Apple Inc., Google LLC parent Alphabet Inc., Dell Technologies Inc., Microsoft Corp. and Tesla Inc. have sought to dismiss a lawsuit alleging the companies knowingly benefited from children mining cobalt in the Democratic Republic of Congo.
The firms said in an Aug. 25 court filing that the "expansive" legal theories put forward in the lawsuit are not supported by current law.
They also said that if the litigation were allowed to advance, it would "open the door" to a flurry of litigation against "any manufacturer, retailer, or even consumer of a product to be sued based on conduct by independent foreign actors anywhere in a global supply chain."
While the companies condemned the poor labor conditions outlined in the complaint, they said in the filing that through the mixing of cobalt from various sources, the metal they had purchased cannot be traced to any particular mine in the DRC and thus the plaintiffs' injuries are not "fairly traceable" to the companies' conduct.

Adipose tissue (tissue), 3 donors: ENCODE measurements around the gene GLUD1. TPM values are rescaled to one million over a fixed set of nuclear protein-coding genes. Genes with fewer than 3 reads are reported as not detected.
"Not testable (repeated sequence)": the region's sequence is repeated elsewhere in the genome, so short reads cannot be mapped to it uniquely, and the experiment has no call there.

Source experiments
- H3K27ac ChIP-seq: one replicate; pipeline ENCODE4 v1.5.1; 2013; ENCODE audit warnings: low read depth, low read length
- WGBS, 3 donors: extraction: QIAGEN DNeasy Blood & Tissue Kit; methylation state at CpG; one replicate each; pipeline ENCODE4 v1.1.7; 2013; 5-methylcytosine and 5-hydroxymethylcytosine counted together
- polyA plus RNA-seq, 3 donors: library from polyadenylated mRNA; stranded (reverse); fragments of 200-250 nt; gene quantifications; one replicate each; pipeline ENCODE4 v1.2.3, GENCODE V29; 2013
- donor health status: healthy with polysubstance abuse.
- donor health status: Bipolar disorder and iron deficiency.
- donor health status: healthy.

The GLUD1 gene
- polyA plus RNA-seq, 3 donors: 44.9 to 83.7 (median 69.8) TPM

Cobalt is a key ingredient in the manufacturing of lithium-ion batteries, which are used in a number of products including electric vehicles and consumer technology.
As part of a rising wave of criticism over human rights issues within tech and automobile supply chains, the lawsuit was filed in December 2019 on behalf of children and the families of children who were injured while working in cobalt mines in the DRC. The complaint sought damages for forced labor and an award for "unjust enrichment, negligent supervision and intentional infliction of emotional distress."
Alphabet and Dell also filed separate motions for their inclusion in the lawsuit to be dismissed, arguing Alphabet cannot be held liable for its subsidiaries' use of cobalt and the court lacks personal jurisdiction over Dell.
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